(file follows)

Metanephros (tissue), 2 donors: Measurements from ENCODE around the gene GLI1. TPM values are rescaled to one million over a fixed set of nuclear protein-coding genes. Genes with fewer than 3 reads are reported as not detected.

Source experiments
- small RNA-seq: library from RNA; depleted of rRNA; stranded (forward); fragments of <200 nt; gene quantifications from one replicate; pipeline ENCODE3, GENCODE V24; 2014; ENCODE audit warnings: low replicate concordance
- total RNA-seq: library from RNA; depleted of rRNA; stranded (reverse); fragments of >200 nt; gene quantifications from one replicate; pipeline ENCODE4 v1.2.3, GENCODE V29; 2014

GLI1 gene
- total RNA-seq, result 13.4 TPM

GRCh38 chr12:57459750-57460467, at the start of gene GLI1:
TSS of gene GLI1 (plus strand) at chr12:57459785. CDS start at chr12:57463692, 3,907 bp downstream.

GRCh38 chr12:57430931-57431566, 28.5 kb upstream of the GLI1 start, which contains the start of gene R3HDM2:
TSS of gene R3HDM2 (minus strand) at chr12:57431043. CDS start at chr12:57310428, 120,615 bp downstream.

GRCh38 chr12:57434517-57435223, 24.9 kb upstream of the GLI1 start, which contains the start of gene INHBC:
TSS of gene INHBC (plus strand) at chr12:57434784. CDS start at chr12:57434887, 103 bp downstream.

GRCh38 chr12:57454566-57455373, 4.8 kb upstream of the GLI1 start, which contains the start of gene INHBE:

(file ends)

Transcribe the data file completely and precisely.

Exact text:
Metanephros (tissue), 2 donors: Measurements from ENCODE around the gene GLI1. TPM values are rescaled to one million over a fixed set of nuclear protein-coding genes. Genes with fewer than 3 reads are reported as not detected.

Source experiments
- small RNA-seq: library from RNA; depleted of rRNA; stranded (forward); fragments of <200 nt; gene quantifications from one replicate; pipeline ENCODE3, GENCODE V24; 2014; ENCODE audit warnings: low replicate concordance
- total RNA-seq: library from RNA; depleted of rRNA; stranded (reverse); fragments of >200 nt; gene quantifications from one replicate; pipeline ENCODE4 v1.2.3, GENCODE V29; 2014

GLI1 gene
- total RNA-seq, result 13.4 TPM

GRCh38 chr12:57459750-57460467, at the start of gene GLI1:
TSS of gene GLI1 (plus strand) at chr12:57459785. CDS start at chr12:57463692, 3,907 bp downstream.

GRCh38 chr12:57430931-57431566, 28.5 kb upstream of the GLI1 start, which contains the start of gene R3HDM2:
TSS of gene R3HDM2 (minus strand) at chr12:57431043. CDS start at chr12:57310428, 120,615 bp downstream.

GRCh38 chr12:57434517-57435223, 24.9 kb upstream of the GLI1 start, which contains the start of gene INHBC:
TSS of gene INHBC (plus strand) at chr12:57434784. CDS start at chr12:57434887, 103 bp downstream.

GRCh38 chr12:57454566-57455373, 4.8 kb upstream of the GLI1 start, which contains the start of gene INHBE: